Student: Dr. Arnold has written several professional papers with students and two of them have been published. Several more are being prepared or are in press.

  • Arnold, Dean E. 2008. Social Change and the Evolution of Ceramic Production and Distribution in a Maya Community >>. Boulder, CO: University Press of Colorado.
  • Arnold, Dean E., Jason R. Branden, Patrick Ryan Williams, Gary M. Feinman and J.P. Brown 2008. "The First Direct Evidence for the Production of Maya Blue: Rediscovery of a Technology." Antiquity 82: 152-164.
  • Arnold, Dean E., Hector Neff, Michael D. Glascock, and Robert J. Speakman 2007. "Sourcing the Palygorskite Used in Maya Blue: A Pilot Study Comparing the Results of INAA and LA-ICP-MS. Latin American Antiquity 18(1): 44-58.
  • Moshier, Stephen O., Dean E. Arnold, Larry L. Funck, Raymond J. Lewis, Albert J. Smith, John H. Walton and William R. Wharton 2007. "Theories of Origins: A Multi- and Interdisciplinary Course for Undergraduates at Wheaton College." Perspectives on Science and the Christian Faith 59(4): 289-296.
  • Arnold, Dean E. 2006. "Why Are There So Few Christian Anthropologists? Reflections on the Tensions Between Christianity and Anthropology." Perspectives on Science and Christian Faith 58(4): 266-282.
  • Arnold, Dean E. 2006. "Las vasijas como símbolos. El caso del gremio de alfareros de Ticul, Yucatán." In Etnoarqueología: El Contexo Dinámico de la Cultura Material a través del Tiempo, edited by Eduardo Williams (Zamora, Michoacán, Mexico: El Colegio de Michoacán, pg. 105-126.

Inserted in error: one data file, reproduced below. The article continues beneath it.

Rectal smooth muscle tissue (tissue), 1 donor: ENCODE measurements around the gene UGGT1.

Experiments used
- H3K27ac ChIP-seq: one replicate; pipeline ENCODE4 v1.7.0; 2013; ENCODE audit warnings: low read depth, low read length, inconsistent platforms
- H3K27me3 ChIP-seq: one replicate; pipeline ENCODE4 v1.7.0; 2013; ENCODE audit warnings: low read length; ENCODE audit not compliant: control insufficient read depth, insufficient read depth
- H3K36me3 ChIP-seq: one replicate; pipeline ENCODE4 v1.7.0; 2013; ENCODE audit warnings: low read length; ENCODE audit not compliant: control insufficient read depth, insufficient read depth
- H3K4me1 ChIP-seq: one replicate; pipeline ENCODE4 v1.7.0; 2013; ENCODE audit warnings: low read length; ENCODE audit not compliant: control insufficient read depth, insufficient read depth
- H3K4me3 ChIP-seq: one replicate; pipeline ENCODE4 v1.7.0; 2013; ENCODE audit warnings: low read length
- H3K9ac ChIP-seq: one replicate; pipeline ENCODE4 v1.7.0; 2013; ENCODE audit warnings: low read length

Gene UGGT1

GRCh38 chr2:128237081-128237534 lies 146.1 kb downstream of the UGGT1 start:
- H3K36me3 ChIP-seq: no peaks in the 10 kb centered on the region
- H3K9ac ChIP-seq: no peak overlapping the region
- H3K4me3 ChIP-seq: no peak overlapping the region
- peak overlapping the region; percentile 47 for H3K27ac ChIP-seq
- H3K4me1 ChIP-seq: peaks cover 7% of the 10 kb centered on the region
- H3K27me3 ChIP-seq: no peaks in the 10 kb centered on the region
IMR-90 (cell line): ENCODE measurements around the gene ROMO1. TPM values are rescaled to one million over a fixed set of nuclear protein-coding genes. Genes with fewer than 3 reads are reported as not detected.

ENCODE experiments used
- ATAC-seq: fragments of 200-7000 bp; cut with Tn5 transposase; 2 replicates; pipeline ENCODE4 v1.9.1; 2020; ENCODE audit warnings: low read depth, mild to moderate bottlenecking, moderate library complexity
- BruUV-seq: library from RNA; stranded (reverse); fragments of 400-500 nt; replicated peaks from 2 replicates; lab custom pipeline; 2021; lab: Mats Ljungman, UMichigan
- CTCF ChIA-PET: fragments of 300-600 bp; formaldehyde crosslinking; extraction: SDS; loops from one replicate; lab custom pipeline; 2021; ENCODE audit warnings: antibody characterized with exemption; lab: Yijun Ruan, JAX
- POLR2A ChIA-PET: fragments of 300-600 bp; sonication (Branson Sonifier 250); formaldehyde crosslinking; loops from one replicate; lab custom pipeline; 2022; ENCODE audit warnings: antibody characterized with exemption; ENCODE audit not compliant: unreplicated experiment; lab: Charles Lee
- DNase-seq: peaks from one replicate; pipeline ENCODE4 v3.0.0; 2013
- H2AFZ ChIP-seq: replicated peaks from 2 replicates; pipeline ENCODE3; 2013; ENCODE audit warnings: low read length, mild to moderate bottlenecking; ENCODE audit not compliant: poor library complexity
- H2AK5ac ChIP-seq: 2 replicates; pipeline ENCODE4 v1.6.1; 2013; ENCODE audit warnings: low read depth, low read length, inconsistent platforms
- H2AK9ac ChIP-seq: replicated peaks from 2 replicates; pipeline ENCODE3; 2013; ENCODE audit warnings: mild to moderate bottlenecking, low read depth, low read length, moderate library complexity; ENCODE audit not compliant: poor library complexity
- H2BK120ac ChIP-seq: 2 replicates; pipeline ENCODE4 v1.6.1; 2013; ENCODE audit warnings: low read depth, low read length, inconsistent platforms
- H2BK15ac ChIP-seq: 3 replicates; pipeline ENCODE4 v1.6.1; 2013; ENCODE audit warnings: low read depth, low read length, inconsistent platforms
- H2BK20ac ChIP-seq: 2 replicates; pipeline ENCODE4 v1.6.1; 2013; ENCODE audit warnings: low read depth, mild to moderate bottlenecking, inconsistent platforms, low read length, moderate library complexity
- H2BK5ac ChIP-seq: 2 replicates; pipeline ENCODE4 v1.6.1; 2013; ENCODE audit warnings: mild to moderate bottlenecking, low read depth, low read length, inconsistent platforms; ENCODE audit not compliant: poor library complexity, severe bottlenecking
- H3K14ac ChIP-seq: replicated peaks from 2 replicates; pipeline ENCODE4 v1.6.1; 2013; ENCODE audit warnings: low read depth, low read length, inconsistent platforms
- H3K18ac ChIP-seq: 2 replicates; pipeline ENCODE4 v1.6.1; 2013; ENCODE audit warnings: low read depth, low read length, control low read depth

• Arnold, Dean E. 2005. "Early Inca Expansion and the Incorporation of Local Ethnic Groups: Ethnohistory and Archaeological Reconnaissance in the Region of Acos, Department of Cusco, Peru. Andean Past 7:219-249.
  • Arnold, Dean E. 2005. "How do Scientific Views on Human Origins Relate to the Bible?" In Not Just Science: Questions Where Christian Faith and Natural Science Intersect, eds. Dorothy F. Chappell and E. David Cook, (Grand Rapids, MI: Zondervan) pg. 129-140.
  • Arnold, Dean E. 2005. "Maya Blue and Palygorskite: A Second Possible pre-Columbian Source." Ancient Mesoamerica 16:51-62.
  • Arnold, Dean E. 2000. "Does the Standardization of Ceramic Pastes Really Mean Specialization?" Journal of Archaeological Method and Theory 7:333-375.
  • Arnold, Dean. E. 1999. "Advantages and Disadvantages of Vertical-half Molding Technology: Implications for Production Organization. "In Pottery and People: A Dynamic Interaction, edited by J. M. Skibo and G. M. Feinman, pp. 50-80. Salt Lake City, UT: University of Utah Press. (Foundations of Archaeological Inquiry Series)
  • Arnold, Dean E. 1993. Ecology of Ceramic Production in an Andean Community >>. Cambridge, UK: Cambridge University Press.
  • Arnold, Dean E. 1985. Ceramic Theory and Cultural Process >>. Cambridge, UK: Cambridge University Press. (1st Paperback Edition, 1988; 2nd printing, 1989; 3rd printing, 1997; 4th printing, 1998; now in 'on demand' reprint format.)
  • Arnold, Dean E., H. N. Neff, R. L. Bishop, and M. D. Glascock. 1999. "Testing Interpretative Assumptions of Neutron Activation Analysis: Contemporary Pottery in Yucatán, 1964 - 1994." In Material Meanings: Critical Approaches to the Interpretations of Material Culture, edited by E. Chilton, pp. 61-84. Salt Lake City, UT: University of Utah Press.
  • Arnold, Dean. E., H. N. Neff, and R. L. Bishop. 1991. "Compositional Analysis and 'Sources' of Pottery: An Ethnoarchaeological Approach." American Anthropologist 93:70-90.
  • Arnold, Dean E., H. N. Neff, and M. D. Glascock. 2000. "Testing Assumptions of Neutron Activation Analysis: Communities, Workshops and Paste Preparation In Yucatán, Mexico." Archaeometry 42:301-316.
  • Arnold, Dean E. and A. L. Nieves. 1992. "Factors Affecting Standardization." In Ceramic Production and Distribution: An Integrated Approach, edited by G. J. Bey III & C. A. Pool, pp. 93-113. Boulder, CO: Westview Press.